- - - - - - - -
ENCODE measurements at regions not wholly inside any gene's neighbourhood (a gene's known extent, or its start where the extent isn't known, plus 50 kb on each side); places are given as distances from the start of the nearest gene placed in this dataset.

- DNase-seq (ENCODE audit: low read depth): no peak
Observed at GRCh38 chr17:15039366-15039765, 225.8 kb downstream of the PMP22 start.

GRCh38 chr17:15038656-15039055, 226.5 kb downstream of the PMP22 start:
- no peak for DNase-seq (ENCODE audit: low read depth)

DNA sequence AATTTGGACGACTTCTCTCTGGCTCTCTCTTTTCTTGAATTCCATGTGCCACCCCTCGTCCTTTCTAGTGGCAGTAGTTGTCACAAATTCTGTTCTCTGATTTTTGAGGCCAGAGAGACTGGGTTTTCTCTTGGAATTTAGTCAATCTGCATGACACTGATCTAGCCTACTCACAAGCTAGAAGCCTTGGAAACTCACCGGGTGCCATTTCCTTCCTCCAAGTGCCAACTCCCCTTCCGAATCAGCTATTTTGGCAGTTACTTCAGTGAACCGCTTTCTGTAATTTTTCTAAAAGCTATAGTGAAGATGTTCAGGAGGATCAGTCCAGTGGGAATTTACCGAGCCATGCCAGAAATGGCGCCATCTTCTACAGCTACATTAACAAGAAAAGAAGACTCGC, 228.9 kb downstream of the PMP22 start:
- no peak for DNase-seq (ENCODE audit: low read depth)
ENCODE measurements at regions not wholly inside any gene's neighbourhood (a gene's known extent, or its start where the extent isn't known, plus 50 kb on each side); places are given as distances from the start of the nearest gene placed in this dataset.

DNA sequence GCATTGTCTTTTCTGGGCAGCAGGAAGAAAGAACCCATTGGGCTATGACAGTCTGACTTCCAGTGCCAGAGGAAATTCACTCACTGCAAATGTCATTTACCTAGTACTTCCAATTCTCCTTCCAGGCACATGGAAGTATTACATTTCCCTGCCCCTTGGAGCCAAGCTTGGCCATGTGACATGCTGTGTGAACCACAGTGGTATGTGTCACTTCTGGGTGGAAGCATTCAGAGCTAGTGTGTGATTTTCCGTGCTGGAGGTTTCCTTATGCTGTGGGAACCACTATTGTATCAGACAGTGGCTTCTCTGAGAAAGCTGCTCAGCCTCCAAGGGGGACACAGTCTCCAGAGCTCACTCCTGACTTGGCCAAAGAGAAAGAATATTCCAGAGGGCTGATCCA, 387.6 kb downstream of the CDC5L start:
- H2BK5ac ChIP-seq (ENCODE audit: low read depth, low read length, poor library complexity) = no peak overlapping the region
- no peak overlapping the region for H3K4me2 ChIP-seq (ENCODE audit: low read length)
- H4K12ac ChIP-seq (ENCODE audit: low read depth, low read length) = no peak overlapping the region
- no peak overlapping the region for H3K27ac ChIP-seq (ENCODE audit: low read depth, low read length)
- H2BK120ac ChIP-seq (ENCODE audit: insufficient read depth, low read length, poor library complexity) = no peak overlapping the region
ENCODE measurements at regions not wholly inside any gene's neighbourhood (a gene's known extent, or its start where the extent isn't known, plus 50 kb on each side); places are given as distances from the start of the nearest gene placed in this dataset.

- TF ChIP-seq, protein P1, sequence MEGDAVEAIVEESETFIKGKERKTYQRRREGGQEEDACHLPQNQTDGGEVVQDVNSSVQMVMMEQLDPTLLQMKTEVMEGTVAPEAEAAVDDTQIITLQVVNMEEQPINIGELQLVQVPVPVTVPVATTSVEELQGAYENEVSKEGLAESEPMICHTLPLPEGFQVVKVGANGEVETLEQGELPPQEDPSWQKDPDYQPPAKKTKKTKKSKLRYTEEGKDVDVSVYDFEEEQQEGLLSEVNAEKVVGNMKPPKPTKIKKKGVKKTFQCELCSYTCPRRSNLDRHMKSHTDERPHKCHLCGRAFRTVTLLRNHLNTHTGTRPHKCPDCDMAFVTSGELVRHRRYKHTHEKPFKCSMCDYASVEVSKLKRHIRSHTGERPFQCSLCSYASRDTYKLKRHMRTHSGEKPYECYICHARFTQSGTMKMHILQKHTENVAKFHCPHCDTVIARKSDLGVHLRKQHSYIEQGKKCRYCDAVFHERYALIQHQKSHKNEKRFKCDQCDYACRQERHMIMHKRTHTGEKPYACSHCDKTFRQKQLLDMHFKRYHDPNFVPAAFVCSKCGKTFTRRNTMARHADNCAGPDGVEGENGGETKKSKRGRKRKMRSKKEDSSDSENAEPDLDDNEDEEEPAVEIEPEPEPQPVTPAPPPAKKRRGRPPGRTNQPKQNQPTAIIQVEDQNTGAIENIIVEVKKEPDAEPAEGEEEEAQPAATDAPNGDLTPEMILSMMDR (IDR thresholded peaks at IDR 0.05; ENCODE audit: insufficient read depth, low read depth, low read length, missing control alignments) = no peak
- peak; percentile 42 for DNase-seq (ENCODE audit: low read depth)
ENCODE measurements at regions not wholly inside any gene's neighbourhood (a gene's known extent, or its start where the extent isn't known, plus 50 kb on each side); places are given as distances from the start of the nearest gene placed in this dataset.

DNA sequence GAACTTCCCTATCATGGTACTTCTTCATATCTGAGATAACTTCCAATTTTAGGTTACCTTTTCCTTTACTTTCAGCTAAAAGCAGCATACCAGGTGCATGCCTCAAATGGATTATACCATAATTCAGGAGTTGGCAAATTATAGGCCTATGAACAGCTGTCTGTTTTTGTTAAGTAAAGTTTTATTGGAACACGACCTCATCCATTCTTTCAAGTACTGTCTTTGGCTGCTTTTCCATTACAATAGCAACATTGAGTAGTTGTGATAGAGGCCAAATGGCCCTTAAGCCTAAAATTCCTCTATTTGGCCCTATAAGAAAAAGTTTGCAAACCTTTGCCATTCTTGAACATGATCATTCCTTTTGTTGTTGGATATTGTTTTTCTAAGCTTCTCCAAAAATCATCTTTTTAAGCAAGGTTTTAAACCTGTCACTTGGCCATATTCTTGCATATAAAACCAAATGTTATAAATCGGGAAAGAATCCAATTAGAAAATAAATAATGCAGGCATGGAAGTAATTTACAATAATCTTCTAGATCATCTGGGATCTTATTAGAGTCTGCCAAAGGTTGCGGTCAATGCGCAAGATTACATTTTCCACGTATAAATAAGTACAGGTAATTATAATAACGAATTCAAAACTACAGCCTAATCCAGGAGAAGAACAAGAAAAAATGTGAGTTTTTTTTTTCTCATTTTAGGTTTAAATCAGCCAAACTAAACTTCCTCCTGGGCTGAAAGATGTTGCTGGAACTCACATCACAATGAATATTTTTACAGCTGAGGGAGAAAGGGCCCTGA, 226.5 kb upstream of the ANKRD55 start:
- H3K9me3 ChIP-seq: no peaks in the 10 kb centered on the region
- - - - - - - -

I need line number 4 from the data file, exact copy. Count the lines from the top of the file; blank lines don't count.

GRCh38 chr17:15038656-15039055, 226.5 kb downstream of the PMP22 start: